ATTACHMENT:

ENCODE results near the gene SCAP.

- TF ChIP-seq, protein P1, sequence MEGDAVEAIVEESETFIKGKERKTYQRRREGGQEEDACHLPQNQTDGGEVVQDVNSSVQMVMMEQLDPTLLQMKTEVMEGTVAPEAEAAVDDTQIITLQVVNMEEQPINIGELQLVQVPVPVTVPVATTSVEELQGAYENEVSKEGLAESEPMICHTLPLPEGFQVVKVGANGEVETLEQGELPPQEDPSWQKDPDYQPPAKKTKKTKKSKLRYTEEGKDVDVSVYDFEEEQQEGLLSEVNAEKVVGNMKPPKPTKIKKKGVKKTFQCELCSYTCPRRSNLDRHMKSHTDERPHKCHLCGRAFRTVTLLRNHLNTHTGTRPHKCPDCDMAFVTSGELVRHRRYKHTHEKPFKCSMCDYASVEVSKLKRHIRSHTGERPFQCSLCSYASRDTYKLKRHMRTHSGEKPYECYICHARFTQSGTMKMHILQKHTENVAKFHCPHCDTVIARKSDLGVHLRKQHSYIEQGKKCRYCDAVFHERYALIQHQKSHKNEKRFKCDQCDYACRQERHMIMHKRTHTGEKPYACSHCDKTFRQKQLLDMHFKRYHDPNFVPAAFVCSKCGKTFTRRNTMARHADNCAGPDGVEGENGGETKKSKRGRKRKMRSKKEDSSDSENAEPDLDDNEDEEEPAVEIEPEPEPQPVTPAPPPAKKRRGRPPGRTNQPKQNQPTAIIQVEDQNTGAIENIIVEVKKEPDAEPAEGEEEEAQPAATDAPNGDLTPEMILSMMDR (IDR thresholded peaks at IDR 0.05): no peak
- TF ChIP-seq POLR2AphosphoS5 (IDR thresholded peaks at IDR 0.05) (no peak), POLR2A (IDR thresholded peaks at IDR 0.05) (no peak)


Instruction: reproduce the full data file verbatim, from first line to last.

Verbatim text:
ENCODE results near the gene SCAP.

- TF ChIP-seq, protein P1, sequence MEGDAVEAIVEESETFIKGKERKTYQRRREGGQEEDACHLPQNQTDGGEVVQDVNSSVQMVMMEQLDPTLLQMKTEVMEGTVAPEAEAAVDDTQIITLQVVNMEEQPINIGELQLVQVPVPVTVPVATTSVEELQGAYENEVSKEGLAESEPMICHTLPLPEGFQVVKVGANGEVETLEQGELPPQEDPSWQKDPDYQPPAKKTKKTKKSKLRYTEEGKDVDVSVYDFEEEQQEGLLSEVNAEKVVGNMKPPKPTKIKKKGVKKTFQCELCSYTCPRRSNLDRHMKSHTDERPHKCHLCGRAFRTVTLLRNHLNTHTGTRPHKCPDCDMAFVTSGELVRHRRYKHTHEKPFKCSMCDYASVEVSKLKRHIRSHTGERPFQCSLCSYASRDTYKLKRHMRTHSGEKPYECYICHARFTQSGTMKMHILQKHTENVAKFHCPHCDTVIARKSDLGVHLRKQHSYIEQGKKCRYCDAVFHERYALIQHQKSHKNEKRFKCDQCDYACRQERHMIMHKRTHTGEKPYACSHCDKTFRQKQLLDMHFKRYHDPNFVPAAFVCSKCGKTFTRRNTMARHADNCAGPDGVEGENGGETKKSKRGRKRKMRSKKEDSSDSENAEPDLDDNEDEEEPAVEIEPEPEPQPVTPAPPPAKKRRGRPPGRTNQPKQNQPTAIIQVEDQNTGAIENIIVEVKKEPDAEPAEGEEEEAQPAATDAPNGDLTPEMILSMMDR (IDR thresholded peaks at IDR 0.05): no peak
- TF ChIP-seq POLR2AphosphoS5 (IDR thresholded peaks at IDR 0.05) (no peak), POLR2A (IDR thresholded peaks at IDR 0.05) (no peak)